I've been thinking about this some more. The biblical account of"Let theire be light" aligns with the current secular theory of the photon phase of the Big Bang. Separation of light from darkness requires more than just objects to block the light. It requires the light to only come from some locations, not all locations.Thus, we can understand that, conversely, if there is no separation between light and darkness, that light must have been everywhere, filling the universe, where there was no shadow, no darkness, because darkness disappears when light is present.
If the locations of light were far enough away from each other, it would work similarly to what we see now, but without distinct bodies of light. And the earth, spinning close to one of those bodies (not yet localized enough to be the Sun) would experience evening and morning periods before the sun became a distinct entity (remember, there were photons and light before the sun).A thought just occurred to me. What if this meant that photons originally could have passed through matter, and the "separation" would be God making it so that light couldn't pass through matter, "dividing" it like placing a rock in front of a flashlight?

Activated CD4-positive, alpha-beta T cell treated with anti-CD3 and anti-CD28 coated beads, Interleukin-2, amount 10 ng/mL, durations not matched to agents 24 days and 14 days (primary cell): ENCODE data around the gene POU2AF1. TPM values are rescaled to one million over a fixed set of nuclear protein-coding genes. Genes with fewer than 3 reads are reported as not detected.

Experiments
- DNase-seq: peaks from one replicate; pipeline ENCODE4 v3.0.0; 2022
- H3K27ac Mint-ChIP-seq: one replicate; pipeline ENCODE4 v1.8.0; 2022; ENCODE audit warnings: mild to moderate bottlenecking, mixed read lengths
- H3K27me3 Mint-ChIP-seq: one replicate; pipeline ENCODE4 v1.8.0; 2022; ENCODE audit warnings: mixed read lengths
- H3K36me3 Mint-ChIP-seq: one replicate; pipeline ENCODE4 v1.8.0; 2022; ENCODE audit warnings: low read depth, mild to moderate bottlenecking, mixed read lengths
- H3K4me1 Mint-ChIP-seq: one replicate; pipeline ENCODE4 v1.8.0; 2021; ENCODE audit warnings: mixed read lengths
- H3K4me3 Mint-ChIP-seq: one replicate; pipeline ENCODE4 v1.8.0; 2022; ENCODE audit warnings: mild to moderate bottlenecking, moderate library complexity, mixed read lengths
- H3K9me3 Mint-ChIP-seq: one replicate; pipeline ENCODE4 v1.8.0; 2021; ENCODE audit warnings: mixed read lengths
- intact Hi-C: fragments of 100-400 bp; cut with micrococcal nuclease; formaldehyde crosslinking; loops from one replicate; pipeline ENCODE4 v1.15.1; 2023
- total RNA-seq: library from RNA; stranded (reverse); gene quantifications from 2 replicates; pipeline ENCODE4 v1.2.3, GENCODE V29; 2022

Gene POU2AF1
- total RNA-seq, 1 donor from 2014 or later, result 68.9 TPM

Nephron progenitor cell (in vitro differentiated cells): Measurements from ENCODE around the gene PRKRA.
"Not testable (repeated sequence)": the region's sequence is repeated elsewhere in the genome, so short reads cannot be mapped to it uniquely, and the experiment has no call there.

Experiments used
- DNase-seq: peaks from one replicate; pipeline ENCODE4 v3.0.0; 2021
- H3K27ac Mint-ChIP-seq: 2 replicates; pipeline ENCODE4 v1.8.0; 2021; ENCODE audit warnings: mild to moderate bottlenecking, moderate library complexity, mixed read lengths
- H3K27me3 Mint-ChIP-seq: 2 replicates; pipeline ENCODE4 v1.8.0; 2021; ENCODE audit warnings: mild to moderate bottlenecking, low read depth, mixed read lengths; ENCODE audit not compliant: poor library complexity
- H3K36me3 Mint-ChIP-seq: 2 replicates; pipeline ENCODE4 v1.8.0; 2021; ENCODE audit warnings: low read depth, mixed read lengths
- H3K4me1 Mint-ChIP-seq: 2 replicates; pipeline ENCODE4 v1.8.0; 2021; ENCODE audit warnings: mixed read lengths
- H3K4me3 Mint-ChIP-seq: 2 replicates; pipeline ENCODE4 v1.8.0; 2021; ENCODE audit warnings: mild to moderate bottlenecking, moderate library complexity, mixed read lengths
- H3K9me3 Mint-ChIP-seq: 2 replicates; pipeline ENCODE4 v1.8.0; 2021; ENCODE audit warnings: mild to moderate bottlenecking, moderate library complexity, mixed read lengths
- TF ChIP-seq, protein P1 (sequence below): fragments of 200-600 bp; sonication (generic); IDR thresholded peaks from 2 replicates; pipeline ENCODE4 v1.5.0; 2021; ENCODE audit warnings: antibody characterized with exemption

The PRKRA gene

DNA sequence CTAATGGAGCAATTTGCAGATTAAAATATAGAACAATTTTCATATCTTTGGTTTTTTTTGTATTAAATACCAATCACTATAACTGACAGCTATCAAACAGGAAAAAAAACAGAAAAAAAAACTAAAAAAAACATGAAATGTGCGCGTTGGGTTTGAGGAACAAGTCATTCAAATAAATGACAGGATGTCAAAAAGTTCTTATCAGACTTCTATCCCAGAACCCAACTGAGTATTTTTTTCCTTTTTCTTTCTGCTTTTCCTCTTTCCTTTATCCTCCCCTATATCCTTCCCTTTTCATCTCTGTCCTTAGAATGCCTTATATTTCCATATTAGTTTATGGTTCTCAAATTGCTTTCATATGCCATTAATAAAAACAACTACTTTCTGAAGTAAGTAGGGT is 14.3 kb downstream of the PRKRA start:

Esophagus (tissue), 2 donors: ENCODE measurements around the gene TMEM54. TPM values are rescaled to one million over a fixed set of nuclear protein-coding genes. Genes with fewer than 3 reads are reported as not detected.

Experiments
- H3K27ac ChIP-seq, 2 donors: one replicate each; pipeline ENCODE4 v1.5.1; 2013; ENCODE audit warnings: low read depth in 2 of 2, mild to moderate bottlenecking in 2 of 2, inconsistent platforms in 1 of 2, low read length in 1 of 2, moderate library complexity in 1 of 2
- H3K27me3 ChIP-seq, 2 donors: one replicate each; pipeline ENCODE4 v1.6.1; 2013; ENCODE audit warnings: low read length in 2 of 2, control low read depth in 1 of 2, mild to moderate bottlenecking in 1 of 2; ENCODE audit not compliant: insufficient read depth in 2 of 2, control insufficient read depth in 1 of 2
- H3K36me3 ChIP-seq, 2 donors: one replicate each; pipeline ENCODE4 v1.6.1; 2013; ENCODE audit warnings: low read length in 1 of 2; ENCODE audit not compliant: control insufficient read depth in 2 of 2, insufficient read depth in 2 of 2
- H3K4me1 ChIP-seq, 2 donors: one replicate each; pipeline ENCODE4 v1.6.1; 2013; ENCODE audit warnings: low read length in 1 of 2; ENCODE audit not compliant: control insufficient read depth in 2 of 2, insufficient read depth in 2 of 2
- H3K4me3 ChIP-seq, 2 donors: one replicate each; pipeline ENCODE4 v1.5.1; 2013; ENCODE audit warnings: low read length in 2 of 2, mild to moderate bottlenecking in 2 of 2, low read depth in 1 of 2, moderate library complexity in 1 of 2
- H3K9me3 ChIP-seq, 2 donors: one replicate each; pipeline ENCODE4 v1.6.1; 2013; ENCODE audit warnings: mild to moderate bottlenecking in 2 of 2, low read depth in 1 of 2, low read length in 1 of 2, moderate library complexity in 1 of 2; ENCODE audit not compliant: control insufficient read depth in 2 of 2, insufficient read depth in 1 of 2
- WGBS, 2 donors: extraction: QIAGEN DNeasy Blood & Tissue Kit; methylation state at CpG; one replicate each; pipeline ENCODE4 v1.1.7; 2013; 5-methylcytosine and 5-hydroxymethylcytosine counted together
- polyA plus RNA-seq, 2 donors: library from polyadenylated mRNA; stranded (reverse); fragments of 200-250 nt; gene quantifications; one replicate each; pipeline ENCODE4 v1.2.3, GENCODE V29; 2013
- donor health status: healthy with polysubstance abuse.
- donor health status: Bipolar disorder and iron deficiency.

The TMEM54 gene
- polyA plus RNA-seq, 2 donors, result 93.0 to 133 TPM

You can see that something more is needed, because the shadow of the earth ("evening") wouldn't happen if the light still came from everywhere.The universe already existed, all God would have to do is make it so that objects created shadows, and they would be what "divides" the light, separating light from darkness.
You might remember a song by Don Francisco, "He's Alive", in which Jesus first appears to Peter after the resurrection, with the line "Light that came from everywhere drove shadows from the room."